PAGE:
If you are going to spend valuable energy sprinting toward the net to return
a drop shot --- DO NOT WASTE THE ENERGY!!!
I often see tournament pros sticking their racquet way out in front as far as
their arm can possibly reach in order to just reach a ball. They find it and
push with the stringbed flat to the path they want the ball to take. This
method often results in a blown shot.
Pros on tour are quite fit and very strong, but not utilizing the weight of
the racquet head in motion to produce this shot is counterproductive!
At full stretch there is no racquet head momentum available for such a shot.
The forward motion of the body cannot be utilized with the racquet stuck
straight out front. In order to get the ball over the net the shot must be pushed
to the side roughly 90% off of the line of advance, sometimes on a line almost
parallel to the net.
Utilizing the Continental grip you can add the momentum of the head weight of
the racquet to such a shot by incorporating three simultaneous preparatory
Now, even if the ball is already down to ten or so inches above the court
surface, you will be able to get under it. As you uncock your wrist, swing your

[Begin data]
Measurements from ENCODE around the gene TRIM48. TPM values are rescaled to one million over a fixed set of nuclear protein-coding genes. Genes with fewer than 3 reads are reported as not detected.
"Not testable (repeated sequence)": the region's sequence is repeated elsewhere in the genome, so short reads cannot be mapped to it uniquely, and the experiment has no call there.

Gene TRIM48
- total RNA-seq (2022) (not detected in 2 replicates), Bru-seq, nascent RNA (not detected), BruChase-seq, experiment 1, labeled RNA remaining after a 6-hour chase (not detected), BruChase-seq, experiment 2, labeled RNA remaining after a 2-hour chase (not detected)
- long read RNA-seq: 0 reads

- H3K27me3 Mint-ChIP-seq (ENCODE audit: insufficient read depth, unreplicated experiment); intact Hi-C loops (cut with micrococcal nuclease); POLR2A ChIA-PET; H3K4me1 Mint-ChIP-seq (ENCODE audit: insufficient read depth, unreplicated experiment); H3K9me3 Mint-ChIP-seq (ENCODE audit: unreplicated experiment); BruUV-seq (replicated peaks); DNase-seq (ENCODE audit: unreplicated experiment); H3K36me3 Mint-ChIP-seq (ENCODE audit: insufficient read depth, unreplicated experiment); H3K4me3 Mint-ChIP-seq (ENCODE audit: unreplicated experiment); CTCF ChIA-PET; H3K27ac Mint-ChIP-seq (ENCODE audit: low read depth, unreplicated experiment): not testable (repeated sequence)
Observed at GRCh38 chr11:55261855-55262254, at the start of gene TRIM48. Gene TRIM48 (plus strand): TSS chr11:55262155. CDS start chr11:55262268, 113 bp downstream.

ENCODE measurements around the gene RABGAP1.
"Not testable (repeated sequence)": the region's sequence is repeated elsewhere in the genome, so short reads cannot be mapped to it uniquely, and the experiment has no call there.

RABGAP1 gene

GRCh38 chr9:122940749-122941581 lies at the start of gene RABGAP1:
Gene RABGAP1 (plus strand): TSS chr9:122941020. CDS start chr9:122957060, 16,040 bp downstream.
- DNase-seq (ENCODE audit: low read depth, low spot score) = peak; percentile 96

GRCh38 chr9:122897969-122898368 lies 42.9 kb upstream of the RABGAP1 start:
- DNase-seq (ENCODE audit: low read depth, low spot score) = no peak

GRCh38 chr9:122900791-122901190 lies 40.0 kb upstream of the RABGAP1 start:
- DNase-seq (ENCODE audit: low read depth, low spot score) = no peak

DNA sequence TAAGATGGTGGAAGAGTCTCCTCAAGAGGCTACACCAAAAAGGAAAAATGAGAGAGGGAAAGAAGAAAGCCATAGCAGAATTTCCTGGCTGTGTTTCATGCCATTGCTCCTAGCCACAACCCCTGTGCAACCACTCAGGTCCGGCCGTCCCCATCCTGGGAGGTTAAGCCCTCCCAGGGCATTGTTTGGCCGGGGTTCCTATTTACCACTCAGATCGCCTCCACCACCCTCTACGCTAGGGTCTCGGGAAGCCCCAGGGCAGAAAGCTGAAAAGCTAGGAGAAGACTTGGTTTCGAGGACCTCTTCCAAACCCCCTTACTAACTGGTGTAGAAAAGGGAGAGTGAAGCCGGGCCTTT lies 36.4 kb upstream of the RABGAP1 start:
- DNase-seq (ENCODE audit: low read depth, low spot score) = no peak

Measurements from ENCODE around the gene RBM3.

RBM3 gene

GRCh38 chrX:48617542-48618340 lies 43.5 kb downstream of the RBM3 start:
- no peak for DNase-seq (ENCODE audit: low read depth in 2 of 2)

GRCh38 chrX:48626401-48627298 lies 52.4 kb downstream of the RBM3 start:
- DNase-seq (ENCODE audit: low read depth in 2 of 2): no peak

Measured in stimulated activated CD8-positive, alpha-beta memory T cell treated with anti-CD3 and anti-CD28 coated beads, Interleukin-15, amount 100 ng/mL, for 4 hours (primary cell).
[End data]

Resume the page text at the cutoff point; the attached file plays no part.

racquet head with plenty of speed and it will slide under and contact the
bottom of the ball with momentum.
- Supinate the forearm.
- Bend the elbow, drawing the racquet away from the proposed contact point.
- Cock the wrist as you would to drive a nail. Your racquet head should now
be laid back 45 to even 65 degrees to the path of the ball.
You will be rewarded twice:
- With uplift for the ball to clear the net on a sharp angle.
- With a ton of backspin.
These two factors will make your opponent's return quite difficult because
your shot will be low and drop only a short distance over the other side of the
net and have a weird bouncing action. Your ball may not even bounce high enough
for your opponent to make a return.
You usually have hit an outright winner!